Soccer has a huge wage inequality issue

Patricia Arquette made the most of her Oscar moment. Last night’s winner for Best Supporting Actress used her first turn at the Academy Awards winner’s microphone to draw attention to wage inequality in Hollywood – a gap that Fusion’s Rob Wile says won’t close until 2058, at its current rate. While the Boyhood star later stumbled, the debate about wage inequality is one that’s gone on for too long, with recent government efforts again meeting confounding opposition.

That there is wage inequality is undeniable, but the push and pull factors which contribute to it form a more nuanced conversation, one that provides a number of points to place fault. At the end of all those effects, we’re often left with an end product that speaks more to the symptoms than the mechanisms.

Take our domestic soccer landscape. At the most basic levels, wage inequality can be seen in the salary caps of our two top level leagues: Major League Soccer and the National Women’s Soccer League. The former is a 20-year-old organization with established revenue streams that have switched the league’s focus from survival to growth. For the NWSL, a league with a total wage cap that’s six percent that of MLS ($200,000 to $3,100,000, per team), survival is still the focus:

salary cap

Sources: Major League Soccer; National Women’s Soccer League.

Put another way, a $3.1 million per team salary cap comes to $155,000 per player, with 20 players per team subject to the cap. Thanks to things like the Designated Player rule (which allows a handful of player’s overall compensation to exceed the salary cap) the league’s average salary is higher, even if a number of off-cap players make below the league average.

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Compare that to the same number in the NWSL. Even with the U.S., Canadian and Mexican federations subsidizing their player’s salaries, each roster spot under the league’s cap only comes to $14,286 per player.

salary per spot

Sources: Major League Soccer; National Women’s Soccer League; FiveThirtyEight.com.

There are, of course, a litany of reasons why the NWSL’s clubs can’t afford to pay players $155,000 per season. It does little good to insist that wage disparity shrink if it means women’s professional soccer ceases to exit, again. But the constraints on the NWSL are a product of a larger societal concern. That the league’s forced to accept those constraints in the name of survival doesn’t mitigate the problem.

Across the 19 teams that played in Major League Soccer last season, players earned $130 million in compensation. While we don’t have the same access to NWSL wage data, the most the league’s nine teams could have collectively paid its players is $1.8 million. In aggregate, first division women’s soccer players are making 98.6 percent less than professional soccer’s male cohort.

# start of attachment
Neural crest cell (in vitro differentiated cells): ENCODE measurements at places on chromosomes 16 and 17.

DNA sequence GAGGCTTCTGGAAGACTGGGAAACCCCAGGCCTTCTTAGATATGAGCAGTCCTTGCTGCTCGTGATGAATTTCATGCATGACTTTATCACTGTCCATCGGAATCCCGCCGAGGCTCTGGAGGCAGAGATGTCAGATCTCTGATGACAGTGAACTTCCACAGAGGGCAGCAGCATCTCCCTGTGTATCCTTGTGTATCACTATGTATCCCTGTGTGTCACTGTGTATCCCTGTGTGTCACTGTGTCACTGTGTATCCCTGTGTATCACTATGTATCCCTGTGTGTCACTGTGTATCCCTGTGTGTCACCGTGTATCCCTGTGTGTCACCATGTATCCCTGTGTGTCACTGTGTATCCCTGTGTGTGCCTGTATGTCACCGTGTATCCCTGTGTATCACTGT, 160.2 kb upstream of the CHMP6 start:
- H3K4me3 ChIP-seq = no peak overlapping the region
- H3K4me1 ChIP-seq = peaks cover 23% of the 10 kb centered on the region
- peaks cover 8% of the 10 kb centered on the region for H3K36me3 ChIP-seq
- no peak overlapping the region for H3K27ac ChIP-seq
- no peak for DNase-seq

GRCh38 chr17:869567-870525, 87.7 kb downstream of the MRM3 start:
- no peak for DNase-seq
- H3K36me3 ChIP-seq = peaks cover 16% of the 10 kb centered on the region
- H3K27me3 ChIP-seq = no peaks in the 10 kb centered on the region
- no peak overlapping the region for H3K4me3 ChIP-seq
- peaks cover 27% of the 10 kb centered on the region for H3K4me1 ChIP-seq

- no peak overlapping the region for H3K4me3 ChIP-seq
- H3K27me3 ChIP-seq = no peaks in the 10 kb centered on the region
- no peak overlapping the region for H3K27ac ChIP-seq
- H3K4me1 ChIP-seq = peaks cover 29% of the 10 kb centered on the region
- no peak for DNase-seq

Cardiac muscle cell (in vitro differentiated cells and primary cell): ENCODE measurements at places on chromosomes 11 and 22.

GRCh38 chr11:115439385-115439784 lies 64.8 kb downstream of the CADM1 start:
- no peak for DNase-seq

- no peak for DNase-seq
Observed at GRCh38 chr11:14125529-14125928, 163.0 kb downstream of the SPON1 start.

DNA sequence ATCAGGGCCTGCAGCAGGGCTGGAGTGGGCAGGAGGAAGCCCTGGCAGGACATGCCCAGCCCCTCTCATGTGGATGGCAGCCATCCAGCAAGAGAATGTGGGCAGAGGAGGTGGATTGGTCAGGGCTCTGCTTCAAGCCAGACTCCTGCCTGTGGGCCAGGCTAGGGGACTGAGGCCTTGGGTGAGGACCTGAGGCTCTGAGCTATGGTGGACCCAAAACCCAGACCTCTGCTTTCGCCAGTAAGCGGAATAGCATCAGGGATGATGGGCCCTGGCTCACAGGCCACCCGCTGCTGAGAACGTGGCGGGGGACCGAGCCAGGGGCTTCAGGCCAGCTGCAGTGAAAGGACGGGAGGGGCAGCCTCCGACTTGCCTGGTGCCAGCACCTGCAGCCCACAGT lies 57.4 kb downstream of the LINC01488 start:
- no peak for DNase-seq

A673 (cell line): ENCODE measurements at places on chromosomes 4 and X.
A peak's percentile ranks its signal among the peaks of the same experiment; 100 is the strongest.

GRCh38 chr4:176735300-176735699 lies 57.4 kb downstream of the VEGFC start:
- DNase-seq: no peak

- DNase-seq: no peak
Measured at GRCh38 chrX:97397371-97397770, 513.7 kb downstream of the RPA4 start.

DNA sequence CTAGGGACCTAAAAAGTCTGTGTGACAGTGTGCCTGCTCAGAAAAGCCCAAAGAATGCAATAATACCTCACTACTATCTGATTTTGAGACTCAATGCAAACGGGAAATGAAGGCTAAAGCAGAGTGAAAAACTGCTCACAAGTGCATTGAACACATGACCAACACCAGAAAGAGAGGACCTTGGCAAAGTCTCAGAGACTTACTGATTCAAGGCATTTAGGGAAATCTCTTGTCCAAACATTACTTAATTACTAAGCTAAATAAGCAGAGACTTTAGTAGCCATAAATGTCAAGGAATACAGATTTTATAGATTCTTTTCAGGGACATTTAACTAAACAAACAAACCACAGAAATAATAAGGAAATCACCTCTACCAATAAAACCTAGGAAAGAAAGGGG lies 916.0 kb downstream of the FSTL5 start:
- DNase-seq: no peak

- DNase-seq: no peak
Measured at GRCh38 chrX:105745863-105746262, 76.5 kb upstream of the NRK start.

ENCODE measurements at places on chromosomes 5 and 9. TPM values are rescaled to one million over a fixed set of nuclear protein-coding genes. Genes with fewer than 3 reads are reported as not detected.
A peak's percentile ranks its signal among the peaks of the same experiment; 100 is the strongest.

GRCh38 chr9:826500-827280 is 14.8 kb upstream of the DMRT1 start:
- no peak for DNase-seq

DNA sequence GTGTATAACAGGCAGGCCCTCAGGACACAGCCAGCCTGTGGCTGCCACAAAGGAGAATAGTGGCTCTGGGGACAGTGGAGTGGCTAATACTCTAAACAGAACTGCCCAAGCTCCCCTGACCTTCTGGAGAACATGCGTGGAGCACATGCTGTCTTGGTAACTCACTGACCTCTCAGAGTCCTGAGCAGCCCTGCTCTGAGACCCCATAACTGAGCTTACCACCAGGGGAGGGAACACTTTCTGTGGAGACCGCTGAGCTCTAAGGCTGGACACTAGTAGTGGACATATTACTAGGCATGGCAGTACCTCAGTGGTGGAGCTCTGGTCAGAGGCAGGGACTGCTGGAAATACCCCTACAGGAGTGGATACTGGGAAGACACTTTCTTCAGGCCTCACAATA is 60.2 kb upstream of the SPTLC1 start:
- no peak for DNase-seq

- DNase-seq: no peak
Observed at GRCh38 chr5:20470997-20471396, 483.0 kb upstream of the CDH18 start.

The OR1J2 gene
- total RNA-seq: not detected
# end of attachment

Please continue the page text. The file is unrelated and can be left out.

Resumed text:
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Of course, professional player compensation isn’t the only place where soccer’s economic inequalities exist, even if it’s the place where the divide may be most meaningful. Consider another easy comparison, one available in U.S. Soccer’s financials: Last year, men’s national team head coach Jurgen Klinsmann (who also functions as the program’s technical director) made $2.5 million. The corresponding role on the women’s side, currently held by Jill Ellis, makes “$185,000 to $215,000” plus performance bonuses, at best 8.6 percent of what her male counterpart makes.

head coach compensation

Source: U.S. Soccer’s FY2014 Audited Financial Statement.

There’s another vector worth considering, one that’s upstream from individual compensation. The investment U.S. Soccer puts into its men’s and women’s programs likely influences staff and player compensation at lower levels, and over the last two years, the U.S.’s well-supported women’s program has still lagged behind the men’s, even if the disparity is less alarming than the previous measures.

us soccer expenses

Screen Shot 2015-02-23 at 1.31.00 PM

Source: U.S. Soccer’s FY2014 Audited Financial Statement.

While all these disparities are concerning, consider one factor that’s been crucial to the first three years of the NWSL’s existence. Over the last two years, U.S. Soccer has provided support $918,508 worth of subsidies and support to the nascent women’s league. Last year, U.S. Soccer increased its investment by 170 percent to $670,678 (an increase one reader noted could be down to the timing of U.S. Soccer’s financial years).

domestic league support

That support doesn’t offset the huge divides elsewhere in the landscape. Some could even argue the NWSL needs more support at this early stage to be truly viable. But league support is one, small place where the bars on one side of the graph finally outstretch the others.

Where does that leave U.S. soccer? Well, consider the following graphic, from Wile’s post …

screen-shot-2015-02-22-at-11-31-51-pm… 60 percent is a pipe dream in the world of women’s soccer.

 

 

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